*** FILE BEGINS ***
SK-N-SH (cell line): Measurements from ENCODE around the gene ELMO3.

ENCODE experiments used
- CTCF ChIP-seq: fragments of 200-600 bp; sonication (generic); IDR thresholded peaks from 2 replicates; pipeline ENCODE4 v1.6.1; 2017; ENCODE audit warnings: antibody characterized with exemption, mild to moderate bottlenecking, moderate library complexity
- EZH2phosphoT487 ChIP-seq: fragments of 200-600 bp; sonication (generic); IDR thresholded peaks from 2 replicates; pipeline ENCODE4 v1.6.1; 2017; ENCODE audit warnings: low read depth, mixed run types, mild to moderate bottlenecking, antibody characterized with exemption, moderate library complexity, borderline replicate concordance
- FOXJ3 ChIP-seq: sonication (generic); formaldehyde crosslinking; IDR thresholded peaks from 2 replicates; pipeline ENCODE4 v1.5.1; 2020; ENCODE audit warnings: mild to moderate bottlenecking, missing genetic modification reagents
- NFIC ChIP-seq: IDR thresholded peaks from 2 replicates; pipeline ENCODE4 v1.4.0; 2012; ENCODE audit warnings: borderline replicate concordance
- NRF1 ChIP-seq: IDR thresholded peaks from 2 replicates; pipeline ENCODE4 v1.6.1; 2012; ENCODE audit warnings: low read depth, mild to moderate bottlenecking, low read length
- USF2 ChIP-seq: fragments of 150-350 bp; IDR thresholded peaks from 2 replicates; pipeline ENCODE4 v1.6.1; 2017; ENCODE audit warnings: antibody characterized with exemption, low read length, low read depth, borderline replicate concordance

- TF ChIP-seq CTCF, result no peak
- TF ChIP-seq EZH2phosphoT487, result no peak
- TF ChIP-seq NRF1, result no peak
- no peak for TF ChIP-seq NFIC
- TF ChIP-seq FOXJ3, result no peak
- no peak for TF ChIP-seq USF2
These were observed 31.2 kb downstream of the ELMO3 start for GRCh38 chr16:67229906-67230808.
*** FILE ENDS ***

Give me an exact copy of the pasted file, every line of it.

SK-N-SH (cell line): Measurements from ENCODE around the gene ELMO3.

ENCODE experiments used
- CTCF ChIP-seq: fragments of 200-600 bp; sonication (generic); IDR thresholded peaks from 2 replicates; pipeline ENCODE4 v1.6.1; 2017; ENCODE audit warnings: antibody characterized with exemption, mild to moderate bottlenecking, moderate library complexity
- EZH2phosphoT487 ChIP-seq: fragments of 200-600 bp; sonication (generic); IDR thresholded peaks from 2 replicates; pipeline ENCODE4 v1.6.1; 2017; ENCODE audit warnings: low read depth, mixed run types, mild to moderate bottlenecking, antibody characterized with exemption, moderate library complexity, borderline replicate concordance
- FOXJ3 ChIP-seq: sonication (generic); formaldehyde crosslinking; IDR thresholded peaks from 2 replicates; pipeline ENCODE4 v1.5.1; 2020; ENCODE audit warnings: mild to moderate bottlenecking, missing genetic modification reagents
- NFIC ChIP-seq: IDR thresholded peaks from 2 replicates; pipeline ENCODE4 v1.4.0; 2012; ENCODE audit warnings: borderline replicate concordance
- NRF1 ChIP-seq: IDR thresholded peaks from 2 replicates; pipeline ENCODE4 v1.6.1; 2012; ENCODE audit warnings: low read depth, mild to moderate bottlenecking, low read length
- USF2 ChIP-seq: fragments of 150-350 bp; IDR thresholded peaks from 2 replicates; pipeline ENCODE4 v1.6.1; 2017; ENCODE audit warnings: antibody characterized with exemption, low read length, low read depth, borderline replicate concordance

- TF ChIP-seq CTCF, result no peak
- TF ChIP-seq EZH2phosphoT487, result no peak
- TF ChIP-seq NRF1, result no peak
- no peak for TF ChIP-seq NFIC
- TF ChIP-seq FOXJ3, result no peak
- no peak for TF ChIP-seq USF2
These were observed 31.2 kb downstream of the ELMO3 start for GRCh38 chr16:67229906-67230808.